• An interesting subversion occurred with Joe Carey, the former chief engineer who was replaced by B'Elanna Torres in the third episode of the series. Carey disappeared soon after Torres is put in charge, and (with the exception of appearances in time-travel episodes focusing on Voyager's past) many fans assumed he had just died or disappeared without explanation... that is, until season seven's "Friendship One", where he is revealed to have been onboard the ship the whole time just before he's killed to establish the threat of the week.
      • As noted by SF Debris, it's entirely possible the writers put him into episodes set in the past thinking they'd already killed him, only to realise in Season 7 that he was still alive. Thus they brought him back, since they reasoned "Well, now we have to kill him!"
    • Fairhaven, a holodeck program that Voyager ran without stop for one episode. After the characters in the program became aware of their true nature and of Voyager's crew, it was promised that the program would be kept running and that they would still all be friends. It is never seen or heard from again.
    • One could infer that in-universe, Neelix was left wondering this after Voyager returned to the Alpha Quadrant and Seven never contacted him for their game of Kadis-kot.
    • In Equinox, a two-part episode, Voyager encounters the Starfleet ship Equinox, the crew of which ends up screwing Voyager over, using a sentient alien race as a power source to get home faster, and in general acts disgracefully. At the end, Janeway strips the surviving crew members of all rank, tells them their privileges will be restricted, they'll be closely supervised, and they'll have to earn trust from then on. They apparently disappear forever, and no mention is made of them or whether they eventually redeem themselves or get pushed out an airlock or what.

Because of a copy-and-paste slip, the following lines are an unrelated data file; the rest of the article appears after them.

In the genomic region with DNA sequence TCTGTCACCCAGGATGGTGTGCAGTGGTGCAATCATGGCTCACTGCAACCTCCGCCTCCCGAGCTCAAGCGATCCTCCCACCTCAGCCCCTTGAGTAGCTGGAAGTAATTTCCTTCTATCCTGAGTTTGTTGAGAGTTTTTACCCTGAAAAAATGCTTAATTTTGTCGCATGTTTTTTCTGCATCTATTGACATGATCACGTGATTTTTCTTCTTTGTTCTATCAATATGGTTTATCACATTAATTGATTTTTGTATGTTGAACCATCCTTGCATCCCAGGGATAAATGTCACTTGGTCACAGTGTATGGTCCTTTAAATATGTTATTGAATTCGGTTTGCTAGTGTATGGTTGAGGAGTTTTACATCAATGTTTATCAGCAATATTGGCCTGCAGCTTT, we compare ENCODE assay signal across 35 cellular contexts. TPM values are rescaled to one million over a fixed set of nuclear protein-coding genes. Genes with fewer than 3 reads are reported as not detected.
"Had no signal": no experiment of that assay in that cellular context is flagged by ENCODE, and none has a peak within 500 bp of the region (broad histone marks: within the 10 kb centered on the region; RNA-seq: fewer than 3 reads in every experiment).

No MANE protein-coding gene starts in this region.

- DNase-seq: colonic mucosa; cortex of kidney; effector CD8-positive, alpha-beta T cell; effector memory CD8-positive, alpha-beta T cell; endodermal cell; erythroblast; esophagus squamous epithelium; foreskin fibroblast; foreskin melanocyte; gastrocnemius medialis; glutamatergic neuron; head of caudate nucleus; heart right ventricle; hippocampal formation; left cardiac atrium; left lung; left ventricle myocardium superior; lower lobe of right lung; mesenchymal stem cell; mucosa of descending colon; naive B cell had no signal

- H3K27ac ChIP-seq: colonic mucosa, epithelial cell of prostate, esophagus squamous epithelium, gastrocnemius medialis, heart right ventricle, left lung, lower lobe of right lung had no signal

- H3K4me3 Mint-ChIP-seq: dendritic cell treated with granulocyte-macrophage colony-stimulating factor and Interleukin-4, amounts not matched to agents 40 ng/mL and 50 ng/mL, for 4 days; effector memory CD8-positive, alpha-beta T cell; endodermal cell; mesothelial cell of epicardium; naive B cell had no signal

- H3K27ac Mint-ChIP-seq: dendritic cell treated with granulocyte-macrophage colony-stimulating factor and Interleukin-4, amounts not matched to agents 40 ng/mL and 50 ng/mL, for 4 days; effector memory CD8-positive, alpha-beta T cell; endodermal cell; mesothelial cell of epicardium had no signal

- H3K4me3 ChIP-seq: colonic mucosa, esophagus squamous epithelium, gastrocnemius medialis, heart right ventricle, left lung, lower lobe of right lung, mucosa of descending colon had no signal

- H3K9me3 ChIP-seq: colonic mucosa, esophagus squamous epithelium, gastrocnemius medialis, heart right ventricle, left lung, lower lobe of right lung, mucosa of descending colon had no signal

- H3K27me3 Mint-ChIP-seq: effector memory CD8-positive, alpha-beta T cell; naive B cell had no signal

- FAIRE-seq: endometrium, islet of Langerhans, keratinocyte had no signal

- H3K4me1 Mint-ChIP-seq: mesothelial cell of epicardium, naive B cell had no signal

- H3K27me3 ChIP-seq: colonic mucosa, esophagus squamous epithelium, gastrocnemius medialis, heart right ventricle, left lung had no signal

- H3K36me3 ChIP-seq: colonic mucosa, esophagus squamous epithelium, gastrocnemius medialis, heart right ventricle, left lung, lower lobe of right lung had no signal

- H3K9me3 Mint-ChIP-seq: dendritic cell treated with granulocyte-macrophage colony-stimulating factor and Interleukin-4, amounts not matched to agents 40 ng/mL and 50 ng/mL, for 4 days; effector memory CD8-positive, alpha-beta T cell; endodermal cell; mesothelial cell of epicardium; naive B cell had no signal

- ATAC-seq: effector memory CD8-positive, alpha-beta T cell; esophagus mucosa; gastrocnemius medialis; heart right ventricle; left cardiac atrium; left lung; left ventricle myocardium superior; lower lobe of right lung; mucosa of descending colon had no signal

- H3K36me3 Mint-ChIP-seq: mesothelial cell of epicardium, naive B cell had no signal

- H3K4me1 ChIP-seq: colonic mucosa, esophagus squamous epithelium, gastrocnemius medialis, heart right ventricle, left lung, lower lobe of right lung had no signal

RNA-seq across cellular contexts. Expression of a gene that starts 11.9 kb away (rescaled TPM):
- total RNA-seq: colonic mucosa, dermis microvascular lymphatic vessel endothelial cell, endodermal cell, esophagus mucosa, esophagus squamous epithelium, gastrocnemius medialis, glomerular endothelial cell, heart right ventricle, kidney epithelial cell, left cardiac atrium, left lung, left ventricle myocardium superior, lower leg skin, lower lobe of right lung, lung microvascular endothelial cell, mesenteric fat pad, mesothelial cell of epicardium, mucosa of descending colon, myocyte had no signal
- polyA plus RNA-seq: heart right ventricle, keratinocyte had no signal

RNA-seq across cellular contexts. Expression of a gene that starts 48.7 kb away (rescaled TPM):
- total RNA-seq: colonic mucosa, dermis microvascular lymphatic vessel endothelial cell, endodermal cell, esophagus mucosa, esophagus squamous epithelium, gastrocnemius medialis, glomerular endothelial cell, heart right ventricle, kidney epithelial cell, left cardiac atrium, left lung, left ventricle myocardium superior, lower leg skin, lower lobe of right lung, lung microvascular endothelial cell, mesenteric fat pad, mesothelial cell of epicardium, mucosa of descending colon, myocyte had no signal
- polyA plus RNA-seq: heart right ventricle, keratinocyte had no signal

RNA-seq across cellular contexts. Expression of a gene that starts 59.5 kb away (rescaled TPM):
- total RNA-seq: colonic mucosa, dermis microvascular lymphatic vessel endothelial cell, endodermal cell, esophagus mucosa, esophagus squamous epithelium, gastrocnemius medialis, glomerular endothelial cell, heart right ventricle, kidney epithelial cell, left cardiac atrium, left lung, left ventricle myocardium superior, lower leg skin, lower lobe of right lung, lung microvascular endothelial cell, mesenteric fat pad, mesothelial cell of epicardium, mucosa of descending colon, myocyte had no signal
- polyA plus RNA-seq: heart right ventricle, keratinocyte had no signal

• In the Star Trek: Enterprise episode "Damage", Archer is forced by circumstances to steal a warp coil from an Illyrian ship, leaving them stranded 3 years from home. That the Illyrians' fate is unresolved in that episode is dramatically necessary. Oddly however, once diplomatic relations with the Xindi improve in future episodes, Archer apparently doesn't bother to ask them to assist the Illyrians.

  • There are plenty of these throughout Merlin. The most egregious examples:
    • Hunith - when Agravaine's men attack Ealdor, the heroes rush off and she abruptly disappears from the story.
    • Lady Vivian - is she still under that Love Potion spell?
    • Alvarr and Enmyria - the former escapes Camelot and the latter evades the knights in the forest, but neither are ever seen again.
    • Tristan - disappears completely after Isolde dies.
    • Sefa - where'd she go after escaping into the forest?
    • Aithusa, the white dragon. It would appear that the writers introduced this character without having the slightest idea of what they planned to do with it. It disappeared for long stretches of time without explanation, we never get any clear answer on why it allied itself with Morgana, it never does anything particularly important or interesting, and in the Grand Finale, Merlin banishes it within the first minute of the episode to never be seen or mentioned again. It is, however, useful in that it helped Morgana create the sword used to kill Arthur.
    • There's a literal example in Valiant. Merlin watches as Valiant gleefully feeds a live mouse to the snakes that inhabit his shield. Valiant realises he's being watched, draws his sword and leaves the room. The mouse just disappears. This is pointed out on the audio commentary, where it's suggested that Valiant ate it himself.
    • In The Once And Future Queen, King Odin sends an assassin to Camelot in order to kill Prince Arthur. The assassin is helped in his search for Arthur by an informant who lives in the castle (or at least has easy access to its interior) and feeds him information. Who he was and where he went afterwards is never elaborated upon.
    • The secret room that Merlin discovers in Goblin's Gold, which is filled with magical books and paraphenalia, but is never revisited or explained.
    • In The Coming of Arthur Part I, Arthur is hit in the leg with a poisoned dart. Throughout the rest of the episode he struggles with it until finally he gets Gaius the physician to give him a tonic to numb the pain. Gaius warns him that it'll only last for a short while. However, the episode ends before the tonic wears out and the second part of the episode opens a week later. The injury is never addressed again. Presumably Gaius healed it in the interim, but it was still odd that such a big deal was made of it only for nothing to ever come of it.